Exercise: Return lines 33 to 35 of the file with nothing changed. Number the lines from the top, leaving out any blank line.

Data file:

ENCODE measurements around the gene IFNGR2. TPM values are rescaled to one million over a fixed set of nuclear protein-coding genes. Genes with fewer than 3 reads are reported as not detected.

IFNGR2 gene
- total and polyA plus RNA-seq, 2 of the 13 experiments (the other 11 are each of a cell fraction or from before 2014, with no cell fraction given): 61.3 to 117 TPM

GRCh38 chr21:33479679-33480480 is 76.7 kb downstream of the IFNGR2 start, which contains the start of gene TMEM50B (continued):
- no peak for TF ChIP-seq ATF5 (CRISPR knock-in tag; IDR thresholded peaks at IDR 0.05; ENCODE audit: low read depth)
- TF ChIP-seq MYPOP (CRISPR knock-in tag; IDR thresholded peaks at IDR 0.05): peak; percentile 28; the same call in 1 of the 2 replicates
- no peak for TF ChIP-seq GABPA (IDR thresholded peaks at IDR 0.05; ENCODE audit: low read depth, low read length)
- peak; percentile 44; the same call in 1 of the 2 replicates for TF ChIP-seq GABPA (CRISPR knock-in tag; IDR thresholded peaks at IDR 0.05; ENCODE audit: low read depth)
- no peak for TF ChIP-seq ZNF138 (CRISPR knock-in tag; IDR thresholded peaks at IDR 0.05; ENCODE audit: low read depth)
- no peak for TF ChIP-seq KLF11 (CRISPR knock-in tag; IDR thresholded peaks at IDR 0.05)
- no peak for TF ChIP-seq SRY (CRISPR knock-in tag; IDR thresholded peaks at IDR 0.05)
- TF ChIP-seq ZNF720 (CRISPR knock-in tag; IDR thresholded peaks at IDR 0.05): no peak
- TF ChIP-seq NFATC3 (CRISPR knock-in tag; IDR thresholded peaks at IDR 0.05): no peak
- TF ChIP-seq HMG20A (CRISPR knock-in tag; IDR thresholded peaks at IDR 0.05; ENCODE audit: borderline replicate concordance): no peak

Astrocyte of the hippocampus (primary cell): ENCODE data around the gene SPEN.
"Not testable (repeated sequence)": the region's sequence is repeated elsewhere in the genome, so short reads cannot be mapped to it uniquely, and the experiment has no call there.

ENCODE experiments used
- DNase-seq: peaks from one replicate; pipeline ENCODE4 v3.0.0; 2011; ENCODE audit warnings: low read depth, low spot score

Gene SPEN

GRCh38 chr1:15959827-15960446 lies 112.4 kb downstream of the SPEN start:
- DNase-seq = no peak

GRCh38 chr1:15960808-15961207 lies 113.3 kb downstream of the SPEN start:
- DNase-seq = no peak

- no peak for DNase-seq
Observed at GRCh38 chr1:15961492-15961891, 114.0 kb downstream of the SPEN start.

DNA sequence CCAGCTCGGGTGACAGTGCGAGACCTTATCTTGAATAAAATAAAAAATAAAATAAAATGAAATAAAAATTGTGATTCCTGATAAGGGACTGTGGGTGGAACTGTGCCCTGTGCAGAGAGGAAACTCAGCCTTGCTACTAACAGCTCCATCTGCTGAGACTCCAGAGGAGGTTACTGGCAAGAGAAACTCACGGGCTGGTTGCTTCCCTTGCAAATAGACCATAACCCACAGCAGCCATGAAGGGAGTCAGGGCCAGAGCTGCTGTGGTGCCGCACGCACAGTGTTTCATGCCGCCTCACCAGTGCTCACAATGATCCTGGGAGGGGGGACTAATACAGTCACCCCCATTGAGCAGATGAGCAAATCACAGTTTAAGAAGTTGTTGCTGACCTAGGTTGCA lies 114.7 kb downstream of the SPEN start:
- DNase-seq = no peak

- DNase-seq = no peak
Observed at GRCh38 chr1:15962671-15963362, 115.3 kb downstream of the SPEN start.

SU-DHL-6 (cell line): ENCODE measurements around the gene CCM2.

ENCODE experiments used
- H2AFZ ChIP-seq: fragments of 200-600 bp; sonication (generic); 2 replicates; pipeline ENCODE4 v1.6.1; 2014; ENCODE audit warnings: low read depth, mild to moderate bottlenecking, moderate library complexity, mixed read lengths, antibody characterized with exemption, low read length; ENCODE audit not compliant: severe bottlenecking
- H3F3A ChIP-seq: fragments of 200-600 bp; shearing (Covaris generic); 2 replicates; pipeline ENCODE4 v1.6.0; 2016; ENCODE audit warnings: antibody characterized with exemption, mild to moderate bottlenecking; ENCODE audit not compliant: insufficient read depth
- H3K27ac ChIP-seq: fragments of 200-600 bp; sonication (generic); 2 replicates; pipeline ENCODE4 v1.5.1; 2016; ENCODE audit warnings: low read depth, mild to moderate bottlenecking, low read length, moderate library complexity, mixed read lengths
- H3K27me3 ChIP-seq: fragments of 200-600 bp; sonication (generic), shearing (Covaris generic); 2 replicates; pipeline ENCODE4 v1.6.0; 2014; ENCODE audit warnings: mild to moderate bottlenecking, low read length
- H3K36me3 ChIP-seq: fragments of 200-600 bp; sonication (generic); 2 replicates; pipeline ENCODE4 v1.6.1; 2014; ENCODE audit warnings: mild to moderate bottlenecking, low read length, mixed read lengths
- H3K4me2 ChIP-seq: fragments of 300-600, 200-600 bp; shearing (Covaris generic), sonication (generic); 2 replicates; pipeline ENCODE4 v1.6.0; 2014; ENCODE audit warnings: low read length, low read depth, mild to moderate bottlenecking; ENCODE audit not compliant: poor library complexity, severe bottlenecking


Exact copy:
- H3F3A ChIP-seq: fragments of 200-600 bp; shearing (Covaris generic); 2 replicates; pipeline ENCODE4 v1.6.0; 2016; ENCODE audit warnings: antibody characterized with exemption, mild to moderate bottlenecking; ENCODE audit not compliant: insufficient read depth
- H3K27ac ChIP-seq: fragments of 200-600 bp; sonication (generic); 2 replicates; pipeline ENCODE4 v1.5.1; 2016; ENCODE audit warnings: low read depth, mild to moderate bottlenecking, low read length, moderate library complexity, mixed read lengths
- H3K27me3 ChIP-seq: fragments of 200-600 bp; sonication (generic), shearing (Covaris generic); 2 replicates; pipeline ENCODE4 v1.6.0; 2014; ENCODE audit warnings: mild to moderate bottlenecking, low read length